Old downtown Washington is back.
The omnipresent cranes are still twirling overhead, hard-hatted workmen pour concrete throughout the day and pedestrians still have to dodge in and out of covered construction walkways.
But suddenly, seemingly overnight, the District's one-time business center, shunned by shoppers for years and ignored by corporations, trade associations and law firms seeking a workaday home, has shed its forlorn visage and taken on a new, restored and decidedly upscale look.
Yesterday the latest gem in the city's revitalized downtown core opened -- Hecht's Metro Center on G Street between 12th and 13th, the $40 million beige marble and granite flagship of the 23-store chain.
With red awnings outside and trendy, but pricey merchandise inside, Hecht's has built the largest free-standing downtown department store in the United States in the last 40 years.
A veritable checklist of development has preceded Hecht's: The National Theatre has been refurbished, the marble-clad flagship of the Marriott hotel chain is a reality, the restoration of the Old Post Office completed, the Shops at National Place filled with 10,000 or more customers a day, the rehabilitation of the Willard Hotel started.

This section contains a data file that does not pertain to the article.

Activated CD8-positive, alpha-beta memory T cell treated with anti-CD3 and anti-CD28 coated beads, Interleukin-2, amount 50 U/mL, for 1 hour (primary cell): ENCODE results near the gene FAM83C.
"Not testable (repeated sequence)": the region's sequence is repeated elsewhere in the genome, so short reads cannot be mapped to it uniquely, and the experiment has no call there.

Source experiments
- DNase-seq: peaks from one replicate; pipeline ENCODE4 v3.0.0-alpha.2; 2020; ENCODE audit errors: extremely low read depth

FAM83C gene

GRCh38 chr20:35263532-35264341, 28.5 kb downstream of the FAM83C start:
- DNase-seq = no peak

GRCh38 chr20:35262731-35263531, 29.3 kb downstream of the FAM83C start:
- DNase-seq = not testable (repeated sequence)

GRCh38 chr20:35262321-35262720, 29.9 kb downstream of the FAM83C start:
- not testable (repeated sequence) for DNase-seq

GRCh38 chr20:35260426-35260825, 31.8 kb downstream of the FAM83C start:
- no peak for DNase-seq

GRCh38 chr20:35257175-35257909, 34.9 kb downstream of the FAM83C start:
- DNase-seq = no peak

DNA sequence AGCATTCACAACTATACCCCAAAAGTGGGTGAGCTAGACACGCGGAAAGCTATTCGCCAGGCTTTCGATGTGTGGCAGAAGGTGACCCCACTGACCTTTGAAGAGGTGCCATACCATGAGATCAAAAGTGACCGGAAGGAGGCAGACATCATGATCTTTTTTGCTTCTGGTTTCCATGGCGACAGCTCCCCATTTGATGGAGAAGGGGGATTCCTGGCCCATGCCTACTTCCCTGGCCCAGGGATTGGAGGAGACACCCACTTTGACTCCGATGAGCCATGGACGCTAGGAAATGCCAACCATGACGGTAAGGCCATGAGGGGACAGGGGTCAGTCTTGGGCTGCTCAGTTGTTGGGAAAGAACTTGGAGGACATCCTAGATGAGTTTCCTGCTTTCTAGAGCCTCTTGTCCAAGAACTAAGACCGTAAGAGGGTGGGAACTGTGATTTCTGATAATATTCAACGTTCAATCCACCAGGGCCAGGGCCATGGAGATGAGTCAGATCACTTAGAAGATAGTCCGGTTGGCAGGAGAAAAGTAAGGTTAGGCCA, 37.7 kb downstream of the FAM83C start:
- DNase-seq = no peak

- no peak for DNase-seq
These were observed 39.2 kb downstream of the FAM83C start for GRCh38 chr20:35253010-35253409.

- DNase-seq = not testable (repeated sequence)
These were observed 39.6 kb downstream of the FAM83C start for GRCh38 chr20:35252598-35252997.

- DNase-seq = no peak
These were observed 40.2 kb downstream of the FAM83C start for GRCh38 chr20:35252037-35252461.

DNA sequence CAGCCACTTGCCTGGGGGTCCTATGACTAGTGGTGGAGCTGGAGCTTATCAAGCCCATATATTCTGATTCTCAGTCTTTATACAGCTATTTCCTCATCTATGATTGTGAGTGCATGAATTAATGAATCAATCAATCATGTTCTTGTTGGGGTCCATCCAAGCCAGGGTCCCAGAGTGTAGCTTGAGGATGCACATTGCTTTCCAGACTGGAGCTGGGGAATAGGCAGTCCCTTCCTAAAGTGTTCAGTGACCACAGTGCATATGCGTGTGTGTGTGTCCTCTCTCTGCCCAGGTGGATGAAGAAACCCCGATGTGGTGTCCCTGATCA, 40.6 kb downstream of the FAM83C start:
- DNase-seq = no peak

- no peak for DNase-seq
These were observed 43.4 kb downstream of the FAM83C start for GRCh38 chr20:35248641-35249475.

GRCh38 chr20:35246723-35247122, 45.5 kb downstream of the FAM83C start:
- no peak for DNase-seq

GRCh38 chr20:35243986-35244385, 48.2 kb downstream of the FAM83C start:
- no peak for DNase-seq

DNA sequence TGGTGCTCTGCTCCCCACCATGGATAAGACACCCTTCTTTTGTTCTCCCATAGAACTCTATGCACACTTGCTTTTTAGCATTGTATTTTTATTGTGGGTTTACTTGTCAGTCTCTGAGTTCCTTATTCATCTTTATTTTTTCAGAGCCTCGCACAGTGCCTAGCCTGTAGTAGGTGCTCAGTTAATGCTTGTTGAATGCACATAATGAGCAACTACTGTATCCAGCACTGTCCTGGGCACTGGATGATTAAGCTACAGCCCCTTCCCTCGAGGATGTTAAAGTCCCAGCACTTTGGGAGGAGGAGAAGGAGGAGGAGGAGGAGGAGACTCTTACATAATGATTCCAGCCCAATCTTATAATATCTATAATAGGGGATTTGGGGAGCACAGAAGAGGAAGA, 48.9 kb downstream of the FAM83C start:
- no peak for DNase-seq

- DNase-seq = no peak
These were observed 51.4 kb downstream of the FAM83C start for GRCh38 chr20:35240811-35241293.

In the last two years, several gleaming new office buildings have opened their doors in the old downtown bounded by 15th and Ninth streets NW and New York and Pennsylvania avenues, such as Metropolitan Square across from the Treasury and the glass-fronted structure at 1201 Pennsylvania Ave. More office and retail monuments to Washington's continued economic vitality are on the way, including the I.M. Pei-designed, pink and gray granite office building on 13th Street being constructed by Houston developer Gerald D. Hines.
It is perhaps with only a hint of civic boosterism that Curtis R. McClinton Jr., the District's deputy mayor for economic development, can claim, "Washington is perceived as the smart money place to be. The positive metamorphosis will continue to occur."
With a supportive Mayor Marion Barry proclaiming, "Washington is business," and local, national and international developers vying to gain a foothold here, the old downtown landscape has been markedly transformed since 1983.
In the last 20 years, the city's traditional downtown, with its collection of turn-of-the-century three-story buildings, became the ugly stepchild to the newer office buildings, often with atriums, along K Street NW and the glitzy shops of Connecticut Avenue.